Mention the prospect of government involvement in health care to many Americans and they will give a skeptical response. In his column in today’s New York Times, Nicholas D. Kristof asks a great question: Why should we look at a government system any differently than a public fire or police department? Private fire insurance companies fought fires until the mid-19th century, and it was not a pretty picture. Government-run fire departments are much better.
The truth is, those who now receive health care through government programs (think Medicare, veterans hospitals) are more satisfied with their coverage than those paying for private plans. Kristof gives some numbers to prove this:
Fifty-six to 60 percent of people in government-run Medicare rate it a 9 or 10 on a 10-point scale. In contrast, only 40 percent of those enrolled in private insurance rank their plans that high.
It is only because of the power held by the health insurance industry that many continue to think that government-financed health care is such a bad thing. Kristof points to several factors that show how single-payer health care (essential Medicare-for-all) would be more cost effective and provide fair quality coverage for everyone.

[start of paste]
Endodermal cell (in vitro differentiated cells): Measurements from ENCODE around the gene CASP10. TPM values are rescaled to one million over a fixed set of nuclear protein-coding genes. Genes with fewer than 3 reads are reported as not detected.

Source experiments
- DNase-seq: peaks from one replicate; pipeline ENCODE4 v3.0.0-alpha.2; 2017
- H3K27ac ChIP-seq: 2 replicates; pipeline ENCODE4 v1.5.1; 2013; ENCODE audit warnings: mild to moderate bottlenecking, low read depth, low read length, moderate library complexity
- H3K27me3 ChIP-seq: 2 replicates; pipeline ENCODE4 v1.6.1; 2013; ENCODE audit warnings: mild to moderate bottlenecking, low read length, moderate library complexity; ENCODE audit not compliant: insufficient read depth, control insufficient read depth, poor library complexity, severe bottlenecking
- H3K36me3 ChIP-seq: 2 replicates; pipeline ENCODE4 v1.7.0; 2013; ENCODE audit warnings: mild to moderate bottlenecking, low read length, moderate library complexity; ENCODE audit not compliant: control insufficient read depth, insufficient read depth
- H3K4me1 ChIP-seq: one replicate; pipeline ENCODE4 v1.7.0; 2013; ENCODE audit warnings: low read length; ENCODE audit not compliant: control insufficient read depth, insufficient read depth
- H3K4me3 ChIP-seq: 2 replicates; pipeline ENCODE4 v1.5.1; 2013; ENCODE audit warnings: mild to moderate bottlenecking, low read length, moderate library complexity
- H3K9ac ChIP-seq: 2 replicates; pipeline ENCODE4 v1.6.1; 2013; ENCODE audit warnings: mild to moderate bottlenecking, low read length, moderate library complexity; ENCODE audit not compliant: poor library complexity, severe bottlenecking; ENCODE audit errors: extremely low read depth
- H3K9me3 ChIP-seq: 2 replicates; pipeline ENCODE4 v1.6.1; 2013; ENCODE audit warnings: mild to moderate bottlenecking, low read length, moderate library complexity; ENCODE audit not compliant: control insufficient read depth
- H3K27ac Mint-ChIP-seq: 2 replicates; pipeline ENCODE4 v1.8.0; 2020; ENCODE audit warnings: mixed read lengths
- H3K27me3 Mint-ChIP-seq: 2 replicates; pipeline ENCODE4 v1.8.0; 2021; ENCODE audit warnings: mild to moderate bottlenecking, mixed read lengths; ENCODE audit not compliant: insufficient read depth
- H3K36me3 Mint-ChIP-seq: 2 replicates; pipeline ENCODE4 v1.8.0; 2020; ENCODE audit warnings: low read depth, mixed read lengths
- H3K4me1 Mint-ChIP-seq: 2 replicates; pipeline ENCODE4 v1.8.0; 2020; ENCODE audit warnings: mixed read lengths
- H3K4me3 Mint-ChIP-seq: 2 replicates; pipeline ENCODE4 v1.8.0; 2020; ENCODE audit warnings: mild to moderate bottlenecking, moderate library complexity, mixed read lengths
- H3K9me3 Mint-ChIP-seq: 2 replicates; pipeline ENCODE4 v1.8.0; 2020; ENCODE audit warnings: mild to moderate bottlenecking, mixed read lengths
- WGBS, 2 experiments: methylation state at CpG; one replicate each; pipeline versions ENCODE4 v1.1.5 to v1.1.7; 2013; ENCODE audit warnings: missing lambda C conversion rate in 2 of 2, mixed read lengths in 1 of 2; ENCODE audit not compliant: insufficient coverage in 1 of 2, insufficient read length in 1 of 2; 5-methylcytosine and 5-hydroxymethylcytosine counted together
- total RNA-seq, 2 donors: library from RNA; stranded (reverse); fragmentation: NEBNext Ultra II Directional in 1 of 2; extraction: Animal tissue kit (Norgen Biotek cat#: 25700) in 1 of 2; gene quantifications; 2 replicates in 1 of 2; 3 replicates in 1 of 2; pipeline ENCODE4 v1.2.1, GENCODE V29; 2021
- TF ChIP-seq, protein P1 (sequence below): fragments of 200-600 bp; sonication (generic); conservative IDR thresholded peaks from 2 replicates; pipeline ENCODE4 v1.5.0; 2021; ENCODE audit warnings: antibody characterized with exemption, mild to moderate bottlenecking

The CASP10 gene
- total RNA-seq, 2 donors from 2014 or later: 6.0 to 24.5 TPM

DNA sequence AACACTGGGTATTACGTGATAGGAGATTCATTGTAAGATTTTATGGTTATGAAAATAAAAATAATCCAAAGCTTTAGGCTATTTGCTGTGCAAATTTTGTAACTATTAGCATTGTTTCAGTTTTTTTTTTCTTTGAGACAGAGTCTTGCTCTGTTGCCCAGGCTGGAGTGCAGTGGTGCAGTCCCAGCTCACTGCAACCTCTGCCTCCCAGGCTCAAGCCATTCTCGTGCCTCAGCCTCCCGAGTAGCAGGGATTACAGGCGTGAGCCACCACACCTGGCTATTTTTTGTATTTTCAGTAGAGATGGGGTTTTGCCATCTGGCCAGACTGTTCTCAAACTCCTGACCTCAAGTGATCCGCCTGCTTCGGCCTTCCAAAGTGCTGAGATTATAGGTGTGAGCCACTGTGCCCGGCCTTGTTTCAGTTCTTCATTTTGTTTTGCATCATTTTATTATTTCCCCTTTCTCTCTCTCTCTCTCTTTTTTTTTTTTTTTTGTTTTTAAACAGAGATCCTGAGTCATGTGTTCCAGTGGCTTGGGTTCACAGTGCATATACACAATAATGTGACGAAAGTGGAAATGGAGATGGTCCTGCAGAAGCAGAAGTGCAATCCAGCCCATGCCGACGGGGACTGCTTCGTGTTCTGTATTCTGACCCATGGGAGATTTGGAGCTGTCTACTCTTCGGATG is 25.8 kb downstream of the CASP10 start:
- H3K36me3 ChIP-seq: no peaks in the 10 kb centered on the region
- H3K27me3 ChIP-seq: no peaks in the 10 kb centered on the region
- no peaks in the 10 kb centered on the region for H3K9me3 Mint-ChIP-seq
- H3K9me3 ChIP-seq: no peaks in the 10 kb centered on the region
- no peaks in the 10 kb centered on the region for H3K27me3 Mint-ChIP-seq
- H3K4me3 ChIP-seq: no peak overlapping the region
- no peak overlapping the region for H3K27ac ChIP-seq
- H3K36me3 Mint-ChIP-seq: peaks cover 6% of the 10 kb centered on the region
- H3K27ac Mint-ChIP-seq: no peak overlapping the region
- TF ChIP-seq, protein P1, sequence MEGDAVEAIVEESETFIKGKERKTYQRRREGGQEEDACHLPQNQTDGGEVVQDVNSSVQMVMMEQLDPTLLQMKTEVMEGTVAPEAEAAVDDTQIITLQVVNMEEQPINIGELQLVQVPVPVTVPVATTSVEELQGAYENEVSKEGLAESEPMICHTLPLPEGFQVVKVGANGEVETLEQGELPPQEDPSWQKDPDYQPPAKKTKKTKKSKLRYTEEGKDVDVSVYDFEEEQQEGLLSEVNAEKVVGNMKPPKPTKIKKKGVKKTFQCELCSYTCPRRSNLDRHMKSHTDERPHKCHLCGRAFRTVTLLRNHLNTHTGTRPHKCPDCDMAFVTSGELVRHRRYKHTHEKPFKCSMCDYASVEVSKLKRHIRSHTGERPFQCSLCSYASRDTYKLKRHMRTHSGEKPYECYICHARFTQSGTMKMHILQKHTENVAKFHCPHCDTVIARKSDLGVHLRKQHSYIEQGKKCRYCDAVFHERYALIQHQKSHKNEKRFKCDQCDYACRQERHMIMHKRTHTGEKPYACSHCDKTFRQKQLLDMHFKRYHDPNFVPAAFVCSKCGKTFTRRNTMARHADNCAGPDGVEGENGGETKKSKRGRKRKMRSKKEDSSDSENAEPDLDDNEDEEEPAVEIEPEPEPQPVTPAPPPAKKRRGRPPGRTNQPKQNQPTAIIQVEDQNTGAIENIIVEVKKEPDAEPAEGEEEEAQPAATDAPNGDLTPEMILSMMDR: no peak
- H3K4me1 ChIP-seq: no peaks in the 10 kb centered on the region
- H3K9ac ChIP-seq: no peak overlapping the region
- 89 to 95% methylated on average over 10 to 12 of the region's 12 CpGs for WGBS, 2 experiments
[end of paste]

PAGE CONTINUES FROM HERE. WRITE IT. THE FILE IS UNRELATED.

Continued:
A study by the Rand Corporation concluded that compared with a national sample, Americans treated in veterans hospitals ‘recieved consistently better care across the board, including screening, diagnosis, treatment and followup.
Under a single-payer system, the government would collect pay all health care costs. Insurance companies — and their penny-pinching ways and denials of coverage — would be out of the picture. This means all Americans would get equal and quality health coverage. In the end, care would be based on need not how much you pay, which is the way it should be. You have the power to tell Congress that a change needs to be made here.